Jurisdiction: Depending on how important privacy is to you, you may want to look for a VPN based in a country that’s a non-member to Five Eyes, Nine Eyes and 14 Eyes, meaning they can’t be legally forced to hand over customer data to the government.
Encryption: Choose VPNs with up-to-date encryption methods like AES-256 bit.
Two or multi-factor authentication: It’s easy for hackers to gain access to accounts through phishing emails, but if you add on two or multi-factor authentication to your VPN account, they won’t be able to log in, even with your credentials. Look for VPNs that let you get a passcode sent to your mobile device or use your fingerprint or facial recognition to log in, preventing unauthorized access.
Location: Make sure that the VPN you choose has servers near the locations you’ll be using it in. This is especially important if you need fast speeds for something like gaming.
Device Type: Does the VPN work on the device you have? For most users, the answer will be yes, but it’s still something to double-check before putting down your credit card.
Browser Type: Some VPNs also have browser extensions; if you want to use a browser extension rather than an app, make sure the VPN supports your preferred browser.
Budget: Finally, it’s always important to keep budget in mind. There’s a pretty big price range when it comes to VPNs, but if you’re on a budget, there are options like NordVPN which can cost as little as a few dollars a month. Also, keep in mind term length; with many VPN companies, the longer you commit for, the lower your monthly rate.
How We Test VPNs: Methodology
Want to learn more about how Security.org reviews VPNs? Take a look at our methodology, which will truly make you an expert when it comes to Virtual Private Networks.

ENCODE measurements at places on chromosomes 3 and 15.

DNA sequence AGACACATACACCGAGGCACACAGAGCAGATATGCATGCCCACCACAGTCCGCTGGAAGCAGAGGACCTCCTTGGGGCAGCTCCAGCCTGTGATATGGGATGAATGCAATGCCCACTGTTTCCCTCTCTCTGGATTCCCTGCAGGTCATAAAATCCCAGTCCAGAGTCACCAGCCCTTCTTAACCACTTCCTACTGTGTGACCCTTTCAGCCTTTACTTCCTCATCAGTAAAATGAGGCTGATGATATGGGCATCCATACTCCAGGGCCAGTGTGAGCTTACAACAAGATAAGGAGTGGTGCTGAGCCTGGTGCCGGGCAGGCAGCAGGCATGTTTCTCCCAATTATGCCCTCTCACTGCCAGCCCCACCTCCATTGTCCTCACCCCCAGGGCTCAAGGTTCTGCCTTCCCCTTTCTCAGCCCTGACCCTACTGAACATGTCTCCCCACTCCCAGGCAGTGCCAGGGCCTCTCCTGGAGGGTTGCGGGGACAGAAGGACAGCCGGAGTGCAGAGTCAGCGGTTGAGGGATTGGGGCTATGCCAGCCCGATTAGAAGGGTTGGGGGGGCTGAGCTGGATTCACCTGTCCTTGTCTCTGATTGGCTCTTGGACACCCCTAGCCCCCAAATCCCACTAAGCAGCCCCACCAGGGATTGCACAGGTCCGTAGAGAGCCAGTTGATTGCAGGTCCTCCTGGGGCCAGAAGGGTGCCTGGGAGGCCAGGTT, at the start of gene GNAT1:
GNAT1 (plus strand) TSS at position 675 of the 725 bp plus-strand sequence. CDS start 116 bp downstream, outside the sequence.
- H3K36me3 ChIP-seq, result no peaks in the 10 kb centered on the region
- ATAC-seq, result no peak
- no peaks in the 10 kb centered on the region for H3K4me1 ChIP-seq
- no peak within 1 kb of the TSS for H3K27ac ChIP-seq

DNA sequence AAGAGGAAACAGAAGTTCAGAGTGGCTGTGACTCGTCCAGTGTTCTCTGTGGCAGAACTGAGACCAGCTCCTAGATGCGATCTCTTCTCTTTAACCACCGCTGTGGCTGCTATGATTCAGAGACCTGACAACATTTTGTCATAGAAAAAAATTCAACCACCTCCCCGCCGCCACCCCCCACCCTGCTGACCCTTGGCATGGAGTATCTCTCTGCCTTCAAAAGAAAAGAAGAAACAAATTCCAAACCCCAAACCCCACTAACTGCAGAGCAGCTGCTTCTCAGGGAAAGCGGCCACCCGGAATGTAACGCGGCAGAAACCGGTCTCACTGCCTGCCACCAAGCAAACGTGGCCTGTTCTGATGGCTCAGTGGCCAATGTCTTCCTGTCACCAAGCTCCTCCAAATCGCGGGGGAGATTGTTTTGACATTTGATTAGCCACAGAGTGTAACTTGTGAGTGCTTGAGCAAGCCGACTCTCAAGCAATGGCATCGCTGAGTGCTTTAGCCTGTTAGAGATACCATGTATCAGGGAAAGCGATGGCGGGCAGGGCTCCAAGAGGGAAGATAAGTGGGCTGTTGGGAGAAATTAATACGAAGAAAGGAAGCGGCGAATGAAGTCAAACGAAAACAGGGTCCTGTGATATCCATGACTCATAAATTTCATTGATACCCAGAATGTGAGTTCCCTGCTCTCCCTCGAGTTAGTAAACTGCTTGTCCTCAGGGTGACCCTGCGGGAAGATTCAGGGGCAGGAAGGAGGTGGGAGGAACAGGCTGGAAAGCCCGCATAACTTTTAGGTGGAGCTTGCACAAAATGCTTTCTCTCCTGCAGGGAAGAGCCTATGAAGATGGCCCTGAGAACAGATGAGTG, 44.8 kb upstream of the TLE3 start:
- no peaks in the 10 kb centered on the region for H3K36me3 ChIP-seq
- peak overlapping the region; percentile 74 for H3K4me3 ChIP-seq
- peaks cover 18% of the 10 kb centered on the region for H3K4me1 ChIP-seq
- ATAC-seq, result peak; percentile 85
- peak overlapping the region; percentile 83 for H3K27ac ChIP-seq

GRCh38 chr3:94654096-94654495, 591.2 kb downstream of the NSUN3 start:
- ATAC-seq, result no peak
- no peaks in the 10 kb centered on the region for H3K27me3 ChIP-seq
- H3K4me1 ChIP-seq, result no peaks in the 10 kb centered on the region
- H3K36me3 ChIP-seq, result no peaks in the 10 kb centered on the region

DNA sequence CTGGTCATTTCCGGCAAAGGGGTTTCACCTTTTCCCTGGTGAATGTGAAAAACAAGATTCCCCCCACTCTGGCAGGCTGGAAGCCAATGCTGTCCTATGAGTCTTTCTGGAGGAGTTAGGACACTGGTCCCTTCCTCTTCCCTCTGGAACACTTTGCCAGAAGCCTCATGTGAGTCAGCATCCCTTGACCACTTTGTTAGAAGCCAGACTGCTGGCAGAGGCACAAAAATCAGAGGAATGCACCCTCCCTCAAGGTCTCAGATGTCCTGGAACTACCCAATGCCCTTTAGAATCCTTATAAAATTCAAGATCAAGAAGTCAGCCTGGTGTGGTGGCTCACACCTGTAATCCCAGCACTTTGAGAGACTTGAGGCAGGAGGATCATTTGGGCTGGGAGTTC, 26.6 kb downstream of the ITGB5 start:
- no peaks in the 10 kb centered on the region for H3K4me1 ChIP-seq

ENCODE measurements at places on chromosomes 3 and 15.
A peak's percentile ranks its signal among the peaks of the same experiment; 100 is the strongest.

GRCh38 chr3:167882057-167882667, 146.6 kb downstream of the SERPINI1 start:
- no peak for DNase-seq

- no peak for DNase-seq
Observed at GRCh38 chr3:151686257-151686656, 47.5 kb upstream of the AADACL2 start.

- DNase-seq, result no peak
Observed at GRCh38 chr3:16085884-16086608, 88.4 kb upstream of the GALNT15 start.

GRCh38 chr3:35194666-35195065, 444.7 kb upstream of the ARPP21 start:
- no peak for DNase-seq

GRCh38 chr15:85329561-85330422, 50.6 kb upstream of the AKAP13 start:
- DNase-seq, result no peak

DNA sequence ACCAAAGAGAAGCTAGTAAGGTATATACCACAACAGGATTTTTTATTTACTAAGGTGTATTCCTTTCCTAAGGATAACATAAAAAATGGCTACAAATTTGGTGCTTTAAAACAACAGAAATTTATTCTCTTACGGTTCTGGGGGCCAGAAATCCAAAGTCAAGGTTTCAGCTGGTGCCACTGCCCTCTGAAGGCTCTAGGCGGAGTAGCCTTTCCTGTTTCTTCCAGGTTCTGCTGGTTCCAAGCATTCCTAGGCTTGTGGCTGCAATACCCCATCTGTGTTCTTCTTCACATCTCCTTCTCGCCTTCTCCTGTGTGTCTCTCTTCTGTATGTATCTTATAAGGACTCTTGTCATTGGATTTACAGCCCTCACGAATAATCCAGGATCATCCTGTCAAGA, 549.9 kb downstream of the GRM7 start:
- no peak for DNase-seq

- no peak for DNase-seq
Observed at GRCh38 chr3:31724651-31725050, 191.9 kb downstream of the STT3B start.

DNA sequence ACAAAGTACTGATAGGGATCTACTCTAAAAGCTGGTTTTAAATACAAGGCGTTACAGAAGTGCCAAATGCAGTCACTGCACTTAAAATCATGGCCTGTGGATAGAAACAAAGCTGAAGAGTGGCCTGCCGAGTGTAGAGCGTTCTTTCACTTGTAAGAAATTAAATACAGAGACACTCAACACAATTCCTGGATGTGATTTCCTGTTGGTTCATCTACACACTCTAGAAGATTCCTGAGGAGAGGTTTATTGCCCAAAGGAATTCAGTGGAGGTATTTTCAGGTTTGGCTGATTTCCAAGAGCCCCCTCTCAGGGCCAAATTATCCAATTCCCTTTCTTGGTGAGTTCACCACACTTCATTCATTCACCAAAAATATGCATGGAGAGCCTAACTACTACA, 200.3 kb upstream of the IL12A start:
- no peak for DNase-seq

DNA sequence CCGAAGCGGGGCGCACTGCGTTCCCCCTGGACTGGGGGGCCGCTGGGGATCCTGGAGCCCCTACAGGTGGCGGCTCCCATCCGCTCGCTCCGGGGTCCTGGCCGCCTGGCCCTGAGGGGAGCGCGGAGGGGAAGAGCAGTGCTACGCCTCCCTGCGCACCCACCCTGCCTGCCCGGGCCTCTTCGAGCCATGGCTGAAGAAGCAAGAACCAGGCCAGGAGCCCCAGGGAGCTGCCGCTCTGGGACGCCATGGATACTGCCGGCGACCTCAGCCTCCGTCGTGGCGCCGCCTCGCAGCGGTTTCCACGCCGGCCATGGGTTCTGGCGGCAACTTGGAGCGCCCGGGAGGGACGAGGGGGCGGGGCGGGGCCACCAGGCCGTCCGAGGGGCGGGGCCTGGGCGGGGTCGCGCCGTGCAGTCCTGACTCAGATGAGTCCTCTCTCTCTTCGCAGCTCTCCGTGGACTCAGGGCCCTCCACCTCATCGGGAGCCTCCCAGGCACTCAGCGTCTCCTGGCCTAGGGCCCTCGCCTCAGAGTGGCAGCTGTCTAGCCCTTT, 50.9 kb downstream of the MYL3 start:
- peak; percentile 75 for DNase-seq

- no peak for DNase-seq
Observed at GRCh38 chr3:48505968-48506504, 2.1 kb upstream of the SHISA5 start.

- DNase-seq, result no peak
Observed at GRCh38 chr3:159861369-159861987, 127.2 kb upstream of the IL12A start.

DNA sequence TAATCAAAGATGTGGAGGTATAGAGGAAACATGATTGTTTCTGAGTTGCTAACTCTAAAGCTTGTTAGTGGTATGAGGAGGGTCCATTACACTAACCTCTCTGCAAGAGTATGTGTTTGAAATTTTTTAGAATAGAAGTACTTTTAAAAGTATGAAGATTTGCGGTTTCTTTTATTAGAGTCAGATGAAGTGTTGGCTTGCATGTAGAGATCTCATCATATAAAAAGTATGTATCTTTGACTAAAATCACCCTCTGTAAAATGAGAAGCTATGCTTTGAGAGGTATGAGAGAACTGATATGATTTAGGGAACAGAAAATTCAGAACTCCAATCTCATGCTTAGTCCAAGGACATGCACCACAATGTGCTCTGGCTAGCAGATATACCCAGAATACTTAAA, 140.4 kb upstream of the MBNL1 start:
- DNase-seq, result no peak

First, we start with the VPN itself, making sure it has all the features necessary to a VPN and putting it through speed and security tests.
Like we say in individual reviews, we test all of our VPNs on a private Optimum network in our Brooklyn office. Using only one device at a time, we make sure that our Internet speed without a VPN is an objective control to measure against.
We also test everything on both a Macbook Air and a Windows Vivobook to give useful information to more readers. To test download speed, upload speed, and ping (latency), we use the website SpeedTest.net,4 performing tests with and then without the VPN. While download and upload speed are measured in megabits per second, latency is measured in milliseconds. After we determine these figures, we figure out the difference between the two measurements in terms of a percentage, as the natural speeds of Macs and Windows computers differ wildly.
Tip: To see how much your VPN affected your web speeds, be sure to perform a speed test on SpeedTest.net without the VPN first so you can have a control to compare against.
Ideally, VPNs have no more than a 40% difference in any of the speed categories, but it’s always important to remember how much speed can vary by a number of factors: distance to the server, operating system, device, etc. So while we try to be as objective as possible, we also urge readers to take the speed test results with a grain of salt.
Many people who use VPNs are doing so in order to protect their web traffic, composed of domain name servers (names of websites) and their respective IP addresses. We also want to make sure that users’ private IP addresses are not being leaked due to WebRTC, which allows browsers to communicate directly with each other and is the default on browsers like Chrome, Microsoft Edge, and Opera.